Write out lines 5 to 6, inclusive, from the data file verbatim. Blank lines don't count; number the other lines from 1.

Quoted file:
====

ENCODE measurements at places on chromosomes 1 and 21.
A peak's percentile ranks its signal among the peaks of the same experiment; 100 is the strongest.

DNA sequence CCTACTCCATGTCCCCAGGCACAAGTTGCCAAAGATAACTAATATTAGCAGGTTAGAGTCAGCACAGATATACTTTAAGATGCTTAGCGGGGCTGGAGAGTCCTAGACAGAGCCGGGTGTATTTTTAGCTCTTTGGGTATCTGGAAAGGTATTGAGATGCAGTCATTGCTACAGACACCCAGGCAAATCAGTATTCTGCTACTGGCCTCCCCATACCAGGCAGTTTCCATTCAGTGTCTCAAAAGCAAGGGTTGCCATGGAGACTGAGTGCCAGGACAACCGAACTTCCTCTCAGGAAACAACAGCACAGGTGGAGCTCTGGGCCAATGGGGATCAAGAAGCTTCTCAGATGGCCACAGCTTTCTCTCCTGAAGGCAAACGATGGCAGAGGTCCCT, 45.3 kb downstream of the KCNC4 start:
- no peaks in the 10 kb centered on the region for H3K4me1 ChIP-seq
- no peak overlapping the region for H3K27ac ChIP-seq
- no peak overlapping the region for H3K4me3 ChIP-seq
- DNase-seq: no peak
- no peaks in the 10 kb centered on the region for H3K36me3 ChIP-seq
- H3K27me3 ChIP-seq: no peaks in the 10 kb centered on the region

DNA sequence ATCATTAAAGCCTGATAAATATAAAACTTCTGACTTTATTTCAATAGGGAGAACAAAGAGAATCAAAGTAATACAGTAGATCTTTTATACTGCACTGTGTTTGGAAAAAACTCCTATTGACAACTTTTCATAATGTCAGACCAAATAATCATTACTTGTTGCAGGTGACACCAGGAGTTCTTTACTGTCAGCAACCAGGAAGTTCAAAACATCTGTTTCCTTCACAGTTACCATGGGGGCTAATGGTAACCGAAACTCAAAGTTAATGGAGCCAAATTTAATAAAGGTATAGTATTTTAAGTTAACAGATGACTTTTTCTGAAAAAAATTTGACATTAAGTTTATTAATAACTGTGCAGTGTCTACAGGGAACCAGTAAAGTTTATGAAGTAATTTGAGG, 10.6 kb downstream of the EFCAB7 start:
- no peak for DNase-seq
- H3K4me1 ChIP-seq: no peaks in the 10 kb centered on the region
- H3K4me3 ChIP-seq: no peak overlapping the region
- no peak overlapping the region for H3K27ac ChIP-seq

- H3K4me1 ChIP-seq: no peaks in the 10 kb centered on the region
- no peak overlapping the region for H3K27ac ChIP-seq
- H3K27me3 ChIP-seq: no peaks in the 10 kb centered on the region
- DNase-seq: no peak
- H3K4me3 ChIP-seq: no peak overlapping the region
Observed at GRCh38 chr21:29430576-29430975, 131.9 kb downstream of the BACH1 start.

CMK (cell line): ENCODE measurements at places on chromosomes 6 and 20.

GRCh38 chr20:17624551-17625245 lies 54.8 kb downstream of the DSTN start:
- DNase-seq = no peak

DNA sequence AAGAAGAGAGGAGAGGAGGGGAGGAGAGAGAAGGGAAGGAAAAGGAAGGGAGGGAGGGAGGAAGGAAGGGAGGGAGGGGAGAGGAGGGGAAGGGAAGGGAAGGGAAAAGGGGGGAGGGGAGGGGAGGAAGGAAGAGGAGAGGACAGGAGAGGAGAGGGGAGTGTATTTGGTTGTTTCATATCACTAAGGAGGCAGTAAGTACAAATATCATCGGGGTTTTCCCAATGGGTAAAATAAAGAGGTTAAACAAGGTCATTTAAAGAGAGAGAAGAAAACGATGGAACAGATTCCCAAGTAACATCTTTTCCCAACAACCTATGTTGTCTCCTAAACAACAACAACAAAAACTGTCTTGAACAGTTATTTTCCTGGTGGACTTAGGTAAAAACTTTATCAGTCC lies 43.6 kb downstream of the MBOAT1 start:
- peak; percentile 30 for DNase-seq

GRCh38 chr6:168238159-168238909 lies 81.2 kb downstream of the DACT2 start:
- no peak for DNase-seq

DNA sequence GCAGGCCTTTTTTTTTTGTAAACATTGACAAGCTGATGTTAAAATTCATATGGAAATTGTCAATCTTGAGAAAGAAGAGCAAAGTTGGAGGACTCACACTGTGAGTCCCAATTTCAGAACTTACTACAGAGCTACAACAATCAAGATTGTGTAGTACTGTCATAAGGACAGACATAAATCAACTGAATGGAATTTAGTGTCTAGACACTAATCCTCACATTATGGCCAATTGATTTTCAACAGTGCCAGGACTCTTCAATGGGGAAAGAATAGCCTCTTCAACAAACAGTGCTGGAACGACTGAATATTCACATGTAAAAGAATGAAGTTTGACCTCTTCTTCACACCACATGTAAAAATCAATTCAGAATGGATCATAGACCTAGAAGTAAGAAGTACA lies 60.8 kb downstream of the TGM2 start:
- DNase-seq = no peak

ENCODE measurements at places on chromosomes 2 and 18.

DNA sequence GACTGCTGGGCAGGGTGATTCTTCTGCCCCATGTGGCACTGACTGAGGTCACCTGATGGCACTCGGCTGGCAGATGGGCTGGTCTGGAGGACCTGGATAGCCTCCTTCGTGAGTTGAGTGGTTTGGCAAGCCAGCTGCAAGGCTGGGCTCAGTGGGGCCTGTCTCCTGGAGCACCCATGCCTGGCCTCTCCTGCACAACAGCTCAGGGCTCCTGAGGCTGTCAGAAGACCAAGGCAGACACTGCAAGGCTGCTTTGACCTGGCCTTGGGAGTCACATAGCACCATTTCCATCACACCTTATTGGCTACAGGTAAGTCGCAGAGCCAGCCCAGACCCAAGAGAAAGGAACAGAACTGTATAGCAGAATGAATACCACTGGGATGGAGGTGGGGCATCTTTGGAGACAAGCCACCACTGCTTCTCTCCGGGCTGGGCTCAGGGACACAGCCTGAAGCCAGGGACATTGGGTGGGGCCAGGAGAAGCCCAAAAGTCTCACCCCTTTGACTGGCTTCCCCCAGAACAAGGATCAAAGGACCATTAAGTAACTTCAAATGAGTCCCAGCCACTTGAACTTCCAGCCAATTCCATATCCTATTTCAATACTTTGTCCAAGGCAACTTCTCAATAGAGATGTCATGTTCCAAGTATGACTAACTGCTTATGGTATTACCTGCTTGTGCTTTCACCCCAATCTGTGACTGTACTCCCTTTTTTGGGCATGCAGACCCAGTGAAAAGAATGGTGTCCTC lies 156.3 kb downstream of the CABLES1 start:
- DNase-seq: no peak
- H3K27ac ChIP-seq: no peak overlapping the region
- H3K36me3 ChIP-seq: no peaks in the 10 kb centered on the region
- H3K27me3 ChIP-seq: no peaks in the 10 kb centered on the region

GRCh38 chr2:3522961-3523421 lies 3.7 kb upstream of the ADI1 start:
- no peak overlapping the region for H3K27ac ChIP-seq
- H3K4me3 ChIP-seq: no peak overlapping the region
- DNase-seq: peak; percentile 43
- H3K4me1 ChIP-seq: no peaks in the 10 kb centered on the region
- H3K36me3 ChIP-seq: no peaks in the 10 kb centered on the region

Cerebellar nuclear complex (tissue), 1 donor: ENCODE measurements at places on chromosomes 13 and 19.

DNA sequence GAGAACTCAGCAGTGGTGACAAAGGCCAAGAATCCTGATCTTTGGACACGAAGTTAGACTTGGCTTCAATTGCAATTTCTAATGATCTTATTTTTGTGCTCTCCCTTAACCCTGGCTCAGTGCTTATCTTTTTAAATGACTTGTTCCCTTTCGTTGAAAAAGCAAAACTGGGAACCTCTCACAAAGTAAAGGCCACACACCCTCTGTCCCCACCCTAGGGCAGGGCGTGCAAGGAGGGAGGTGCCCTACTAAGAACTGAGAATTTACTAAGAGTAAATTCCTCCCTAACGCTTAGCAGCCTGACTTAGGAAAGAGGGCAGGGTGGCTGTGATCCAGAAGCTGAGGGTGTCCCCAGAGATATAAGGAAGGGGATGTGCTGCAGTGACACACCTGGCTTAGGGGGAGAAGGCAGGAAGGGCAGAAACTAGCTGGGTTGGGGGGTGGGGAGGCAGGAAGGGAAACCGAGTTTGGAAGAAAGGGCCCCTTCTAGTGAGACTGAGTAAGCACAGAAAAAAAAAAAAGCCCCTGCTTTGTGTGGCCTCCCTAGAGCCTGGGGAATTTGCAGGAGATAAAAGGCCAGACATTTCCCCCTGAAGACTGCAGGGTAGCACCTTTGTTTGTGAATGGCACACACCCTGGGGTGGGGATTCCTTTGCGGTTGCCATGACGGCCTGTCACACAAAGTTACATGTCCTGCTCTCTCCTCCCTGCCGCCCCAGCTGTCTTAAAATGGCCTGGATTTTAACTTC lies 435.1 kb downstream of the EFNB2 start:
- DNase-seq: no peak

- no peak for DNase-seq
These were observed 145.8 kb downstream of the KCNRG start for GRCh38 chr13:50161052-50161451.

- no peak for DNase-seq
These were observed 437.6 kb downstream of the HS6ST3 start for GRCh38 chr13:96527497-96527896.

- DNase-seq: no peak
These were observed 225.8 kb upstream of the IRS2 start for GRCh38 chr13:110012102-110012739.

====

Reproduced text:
- no peak overlapping the region for H3K27ac ChIP-seq
- no peak overlapping the region for H3K4me3 ChIP-seq